Besides general relativity, our other best theory of the universe is quantum mechanics. And it turns out that if you study the quantum-mechanical properties of, say, the electromagnetic field, you can make negative energies. A classic example is the Casimir effect, which has been experimentally measured in the laboratory. If you take two electrically conducting plates and put them very close together, the plates affect the empty space in between them in such a way as to create a negative energy density. Granted, the negative energy in the gap between the plates is much smaller than the positive energy density in the plates themselves. But the presence of any negative energy invalidates theorems such as Hawking’s which rely on energy being positive everywhere.
The question is whether some replacement principle still holds even in quantum situations. In my own work, I’ve proposed that there is such a principle, related to the Second Law of thermodynamics. This, you might recall, is the law of nature which says that you can’t build a perpetual motion machine; there exist processes in nature which are impossible to reverse.Technically, physicists define a number called the entropy to measure how scrambled-up the universe is at a given moment of time. The Second Law says that this number always increases as time passes.
Even black holes obey a version of the Second Law. Their entropy turns out to be proportional to the area of their event horizon. In other words, the area of a black hole, plus the entropy of any matter outside of it, always increases with time. This formulation of the Second Law, discovered by Jacob Bekenstein and Stephen Hawking, is called the Generalized Second Law (GSL). In my dissertation research, I proved mathematically that the GSL is true in a broad range of circumstances.
But here’s the important point: you don’t need a black hole to talk about the thermodynamics of horizons. The same principle applies to any observer at all. If some regions remain out of that person’s sight forever, those regions are behind the observer’s own personal horizon. No black hole is necessary. For example, if you get in a spaceship and accelerate, then as long as you have a sufficient head start, some light rays will never catch up to you. They are behind your own personal horizon. This type of horizon is called a Rindler horizon.
A similar thing happens in cosmology. The expansion of the universe is accelerating as time passes. This means that if another galaxy is sufficiently far away, we will never be able to see it, no matter how long we wait. This is called a cosmological or de Sitter horizon. Every instant of your life, you are falling across a horizon as seen by aliens on some sufficiently distant planet!
But here’s the amazing thing. All of these types of horizons also obey the Second Law, just as black holes do. It doesn’t matter that the horizons are defined in a more subjective way. It is still the case that their area, plus the entropy of anything that can be seen by the observer, is increasing as time passes. The Generalized Second Law still applies.
And this is sufficient to rule out time machines. Suppose you could manufacture a spacetime with a CTC. The closed timelike curve would itself have a horizon. To see why, consider what you would see if you followed the path of the CTC. You strap yourself into your space pod, travel through space to the wormhole mouth, and pass through the wormhole to return to your original place and time. You get on the ride again and keep going around forever and ever. (This scenario has many complications, but let’s ignore them, since we’re just using this concept of “observer” to illustrate the behavior of the CTC trajectory.)
Now suppose someone else—say, the Intergalactic Advertising Agency—tries to send a radio signal to you from a distant planet. As their signal moves towards you, it advances to later and later times (just as most things do). The farther away it starts, the later it will be before the advertisement arrives. You, on the other hand, keep experiencing the same moments of time over and over again. So if the IAA starts sufficiently far away, its ad will never be able to reach you. That means that there is a horizon separating the places that can reach you in time from those which cannot.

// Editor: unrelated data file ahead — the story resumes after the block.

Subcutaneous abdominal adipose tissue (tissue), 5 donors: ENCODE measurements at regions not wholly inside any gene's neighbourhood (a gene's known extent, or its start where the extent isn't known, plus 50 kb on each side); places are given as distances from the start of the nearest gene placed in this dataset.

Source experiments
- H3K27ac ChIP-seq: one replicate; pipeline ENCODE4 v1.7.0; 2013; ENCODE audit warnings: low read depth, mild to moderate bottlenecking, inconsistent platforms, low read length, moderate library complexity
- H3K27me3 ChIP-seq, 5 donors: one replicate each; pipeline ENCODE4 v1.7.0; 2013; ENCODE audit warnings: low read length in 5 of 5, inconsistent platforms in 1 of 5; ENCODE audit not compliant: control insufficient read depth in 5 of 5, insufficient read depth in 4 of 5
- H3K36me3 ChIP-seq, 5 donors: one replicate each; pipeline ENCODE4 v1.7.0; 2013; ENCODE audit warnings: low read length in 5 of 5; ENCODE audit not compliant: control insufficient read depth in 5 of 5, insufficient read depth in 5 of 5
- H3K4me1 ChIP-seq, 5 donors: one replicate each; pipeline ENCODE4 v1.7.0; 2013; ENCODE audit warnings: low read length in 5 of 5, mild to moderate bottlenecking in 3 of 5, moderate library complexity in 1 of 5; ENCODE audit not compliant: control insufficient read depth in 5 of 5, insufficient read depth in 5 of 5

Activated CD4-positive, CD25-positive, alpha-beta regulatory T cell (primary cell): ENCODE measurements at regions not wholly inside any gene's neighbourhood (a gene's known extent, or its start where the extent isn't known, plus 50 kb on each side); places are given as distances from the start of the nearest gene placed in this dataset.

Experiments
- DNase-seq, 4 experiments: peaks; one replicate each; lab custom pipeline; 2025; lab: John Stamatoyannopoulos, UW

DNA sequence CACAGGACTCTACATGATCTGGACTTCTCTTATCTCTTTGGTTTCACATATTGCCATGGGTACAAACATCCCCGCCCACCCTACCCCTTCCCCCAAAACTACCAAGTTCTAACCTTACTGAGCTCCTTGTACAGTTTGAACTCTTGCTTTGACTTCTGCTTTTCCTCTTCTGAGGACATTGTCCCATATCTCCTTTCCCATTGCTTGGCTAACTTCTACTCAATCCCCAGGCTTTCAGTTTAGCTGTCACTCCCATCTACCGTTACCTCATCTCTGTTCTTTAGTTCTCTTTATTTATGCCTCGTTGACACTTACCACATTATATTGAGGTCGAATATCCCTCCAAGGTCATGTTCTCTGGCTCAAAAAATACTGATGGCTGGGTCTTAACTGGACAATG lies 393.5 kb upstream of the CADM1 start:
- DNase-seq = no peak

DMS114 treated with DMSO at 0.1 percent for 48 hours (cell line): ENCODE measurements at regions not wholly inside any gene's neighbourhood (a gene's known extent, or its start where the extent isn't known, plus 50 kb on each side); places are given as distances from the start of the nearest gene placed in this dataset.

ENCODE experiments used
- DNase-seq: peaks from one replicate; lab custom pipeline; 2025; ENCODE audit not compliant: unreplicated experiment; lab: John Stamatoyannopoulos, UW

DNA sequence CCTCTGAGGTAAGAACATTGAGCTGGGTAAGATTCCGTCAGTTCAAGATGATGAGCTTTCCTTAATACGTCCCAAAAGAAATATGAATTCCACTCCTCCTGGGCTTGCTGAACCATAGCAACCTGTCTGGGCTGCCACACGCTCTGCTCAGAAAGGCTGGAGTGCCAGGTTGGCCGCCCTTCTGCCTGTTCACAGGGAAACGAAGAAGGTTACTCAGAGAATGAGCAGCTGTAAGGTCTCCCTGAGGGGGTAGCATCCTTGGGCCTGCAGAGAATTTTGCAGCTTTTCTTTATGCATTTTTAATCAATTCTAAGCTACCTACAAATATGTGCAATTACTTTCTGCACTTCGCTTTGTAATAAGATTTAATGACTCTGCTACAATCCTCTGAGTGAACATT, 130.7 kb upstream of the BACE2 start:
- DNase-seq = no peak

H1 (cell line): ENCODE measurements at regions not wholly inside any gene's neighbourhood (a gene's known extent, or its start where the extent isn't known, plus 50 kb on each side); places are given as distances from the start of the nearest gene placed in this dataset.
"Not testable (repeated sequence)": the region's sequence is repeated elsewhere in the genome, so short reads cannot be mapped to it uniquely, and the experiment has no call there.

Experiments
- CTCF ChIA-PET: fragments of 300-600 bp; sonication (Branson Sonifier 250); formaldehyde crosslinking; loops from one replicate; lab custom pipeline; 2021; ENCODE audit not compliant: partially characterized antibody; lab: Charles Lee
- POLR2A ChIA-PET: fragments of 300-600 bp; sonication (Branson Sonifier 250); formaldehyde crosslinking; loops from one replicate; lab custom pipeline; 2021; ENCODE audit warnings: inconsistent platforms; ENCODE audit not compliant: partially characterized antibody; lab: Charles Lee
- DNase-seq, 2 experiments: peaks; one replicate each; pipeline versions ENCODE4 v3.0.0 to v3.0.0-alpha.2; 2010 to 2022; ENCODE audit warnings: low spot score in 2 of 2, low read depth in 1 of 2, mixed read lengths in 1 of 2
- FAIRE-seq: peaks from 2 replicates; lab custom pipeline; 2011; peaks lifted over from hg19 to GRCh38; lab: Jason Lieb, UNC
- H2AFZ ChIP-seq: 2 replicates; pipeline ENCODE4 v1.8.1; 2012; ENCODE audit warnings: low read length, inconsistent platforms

I’ve drawn a picture of this scenario on the left. It shows a spacetime diagram of a universe containing a CTC. Light travels at 45 degrees. Imagine that the two blue slits are two ends of a traversable wormhole. The CTC is the red curve. The wiggly part is your journey through spacetime to the wormhole mouth; the dotted line represents your passage through the wormhole back to your original location. The black cone represents the horizon, separating points that can send signals to the CTC from those which cannot. The earlier green signal is capable of reaching the CTC, while the later one is not. At early times, the horizon has a large and shrinking area.
The horizon (which is just the boundary of what can be seen by the CTC) exists even before the CTC forms. At very early times, the horizon would be a gigantic sphere contracting at the speed of light. Because it is shrinking, so is its entropy. To preserve the GSL, the entropy of some other matter system must increase. The trouble is that the total decrease in entropy is actually infinite, and nothing could compensate for that. Therefore the time machine would violate the GSL.
So we learn that the GSL forbids time machines. Actually, it’s so strict that it forbids lots of other things, too. You can’t have traversable wormholes (even ones that aren’t time machines) because trajectories going through the wormhole have horizons with decreasing area. You can’t make a warp drive for similar reasons. To science-fiction fans, I’m terribly sorry for pouring cold water on your dreams, but this seems to be how things are.
You can also use the GSL to show that time has to end at a singularity inside of black holes and had to have a beginning at the big bang. Otherwise, there’d be observers whose horizons wouldn’t satisfy the GSL. Admittedly, no one really understands the laws of physics near singularities, so this part of my research is speculative and depends on what kinds of new physics might be relevant. It is conceivable that, even though the GSL is valid in all the situations we’ve been able to check so far, it is false near singularities. But I wouldn’t bet on it. Something has to make it impossible to kill your grandfather, after all.
Wormhole figure by George Musser; spacetime diagram by Aron Wall
12 Digital Issues + 4 Years of Archive Access just $19.99X